8) Wallflowers on "Saturday Night Live" (NBC, Oct. 21)
I wrote about it weeks ago, but I still don't know how Jakob Dylan gets away with "Sam Cooke didn't know what I know," let alone four times in one song. He does, though, and it's one of the weirdest accomplishments in pop-music history, and it's not his looks. I don't think.
9) "Crossroads of American Values," Toyota commercial (NBC, CBS, ABC, beginning October)
Presumably thanks to Robert Johnson estate controller Steve LaVere, one can now enjoy the work of one of America's greatest artists merely by turning on the TV. It's the worst cover ever of a Johnson song, in this case the 1936 "Cross Road Blues," featuring a horridly hyped-up white blues voice -- compared with this, Randy "Mojo" Newman is Johnson. "Down to the crossroads/Tryin' to flag a ride," the piece begins; cars are streaming, people are engaging in transactions, it's just full of busyness. "Goin' down to the crossroads," the voice finishes up: "I believe I'm goin' down," which means, down to the Toyota dealer's. Never mind the line from the song itself, about a black man about to be caught alone on a public road after dark, where he's as good as dead: "I believe I'm sinking down," on his knees, in terror and surrender to his fate. The surrender part still works; only the fate has changed.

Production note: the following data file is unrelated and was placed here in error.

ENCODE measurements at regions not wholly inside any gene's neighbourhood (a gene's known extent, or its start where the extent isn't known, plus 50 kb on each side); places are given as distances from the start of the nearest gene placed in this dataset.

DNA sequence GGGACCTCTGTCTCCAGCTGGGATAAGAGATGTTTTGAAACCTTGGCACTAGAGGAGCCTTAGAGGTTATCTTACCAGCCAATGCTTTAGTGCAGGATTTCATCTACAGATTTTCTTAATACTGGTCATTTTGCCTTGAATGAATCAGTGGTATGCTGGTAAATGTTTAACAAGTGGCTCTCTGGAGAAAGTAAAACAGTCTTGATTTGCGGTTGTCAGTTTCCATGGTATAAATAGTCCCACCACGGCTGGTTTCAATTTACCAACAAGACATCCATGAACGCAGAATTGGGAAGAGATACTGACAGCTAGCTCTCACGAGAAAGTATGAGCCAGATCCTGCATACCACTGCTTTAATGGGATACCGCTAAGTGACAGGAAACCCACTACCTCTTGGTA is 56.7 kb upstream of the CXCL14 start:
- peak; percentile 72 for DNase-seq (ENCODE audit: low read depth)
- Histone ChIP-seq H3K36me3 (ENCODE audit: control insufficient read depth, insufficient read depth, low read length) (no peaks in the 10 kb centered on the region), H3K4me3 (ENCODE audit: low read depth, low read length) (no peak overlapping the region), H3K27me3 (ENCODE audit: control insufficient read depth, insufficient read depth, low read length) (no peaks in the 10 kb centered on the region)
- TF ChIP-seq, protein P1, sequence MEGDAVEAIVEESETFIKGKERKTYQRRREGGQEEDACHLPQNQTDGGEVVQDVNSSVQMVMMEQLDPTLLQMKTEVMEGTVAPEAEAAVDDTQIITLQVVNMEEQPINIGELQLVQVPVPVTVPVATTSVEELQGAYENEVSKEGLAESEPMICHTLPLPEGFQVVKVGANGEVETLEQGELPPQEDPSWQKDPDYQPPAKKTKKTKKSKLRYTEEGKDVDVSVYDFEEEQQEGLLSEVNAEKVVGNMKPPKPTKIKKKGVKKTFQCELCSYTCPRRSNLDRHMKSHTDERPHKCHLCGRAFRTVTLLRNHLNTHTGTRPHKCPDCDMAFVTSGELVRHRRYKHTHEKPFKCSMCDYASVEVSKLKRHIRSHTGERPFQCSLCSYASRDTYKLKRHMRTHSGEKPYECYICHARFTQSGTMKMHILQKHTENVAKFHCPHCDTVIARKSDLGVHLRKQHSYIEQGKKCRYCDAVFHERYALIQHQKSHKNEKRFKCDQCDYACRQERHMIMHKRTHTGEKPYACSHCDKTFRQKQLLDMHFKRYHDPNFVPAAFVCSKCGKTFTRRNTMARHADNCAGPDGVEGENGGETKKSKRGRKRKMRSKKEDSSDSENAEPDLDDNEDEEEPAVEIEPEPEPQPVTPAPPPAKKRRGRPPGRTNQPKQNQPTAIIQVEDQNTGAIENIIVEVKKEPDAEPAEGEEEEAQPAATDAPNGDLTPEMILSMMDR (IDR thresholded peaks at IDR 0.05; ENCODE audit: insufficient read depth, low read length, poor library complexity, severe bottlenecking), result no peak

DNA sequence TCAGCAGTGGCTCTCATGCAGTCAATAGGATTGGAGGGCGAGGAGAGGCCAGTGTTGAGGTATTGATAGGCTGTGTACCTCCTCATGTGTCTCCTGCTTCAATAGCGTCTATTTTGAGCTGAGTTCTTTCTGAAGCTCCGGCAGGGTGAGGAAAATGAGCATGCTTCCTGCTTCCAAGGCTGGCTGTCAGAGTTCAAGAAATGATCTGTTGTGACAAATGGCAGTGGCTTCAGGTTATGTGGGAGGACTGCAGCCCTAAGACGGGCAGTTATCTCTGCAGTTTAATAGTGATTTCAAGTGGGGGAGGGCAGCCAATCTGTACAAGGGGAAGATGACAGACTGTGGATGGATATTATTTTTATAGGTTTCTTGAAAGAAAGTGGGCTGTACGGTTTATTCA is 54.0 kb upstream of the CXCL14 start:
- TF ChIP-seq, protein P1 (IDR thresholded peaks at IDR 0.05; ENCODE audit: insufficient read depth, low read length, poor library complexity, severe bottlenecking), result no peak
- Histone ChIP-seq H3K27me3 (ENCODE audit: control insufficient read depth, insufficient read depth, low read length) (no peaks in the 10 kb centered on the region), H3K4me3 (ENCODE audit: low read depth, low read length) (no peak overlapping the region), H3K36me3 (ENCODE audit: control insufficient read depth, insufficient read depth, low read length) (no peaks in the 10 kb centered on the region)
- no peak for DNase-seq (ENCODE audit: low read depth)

10) Waco Brothers at Brownie's (New York, Oct. 21)
"This is a much more likable Waco Brothers than last year," singer and guitarist Jon Langford announced from the stage at the end of an all-day Bloodshot Records showcase at the CMJ Music Marathon. "That's what we're all about," added guitarist and singer Dean Schlabowske, "likability." "We don't play no alt country," Langford continued. "That's a Washington word! We play real music for normal people!" True to their adopted George W. Bush "all things to all people" posture, they started off with "Fox River," a celebration of a river that flows where it wants to flow, and ended with guest Sally Timms swaying to the irresistible melody of "Seminole Wind," an ode to flood control. Otherwise the politics were up to the music, and vice versa, with Langford proposing "W." as an all-purpose obscenity for the next four years ("'W. off,' W. you,' 'That last song was pure W.,' 'They really W.'d us over that time'") and introducing mandolinist Tracey Dear -- like the rest of the Wacos, save token American Schlabowske, from the U.K. -- as "a man who pays his taxes and can't vote! That's what your country was founded on: Taxation without representation! Underpaid foreign workers like the Waco Brothers!" The sound fell apart heroically for Neil Young's "Revolution Blues," put itself back together for Johnny Cash's "Cocaine Blues," came home for the anti-Clinton "Coo Coo" rewrite "See Willy Fly By" ("Clinton's looking pretty good right now," Langford said after the show) and rose as high as Waco Brothers music goes with Schlabowske's indelible "If You Won't Change Your Mind," broken in half by a guitar solo that turned the word "bereft" into a physical sensation -- a gorgeous sensation.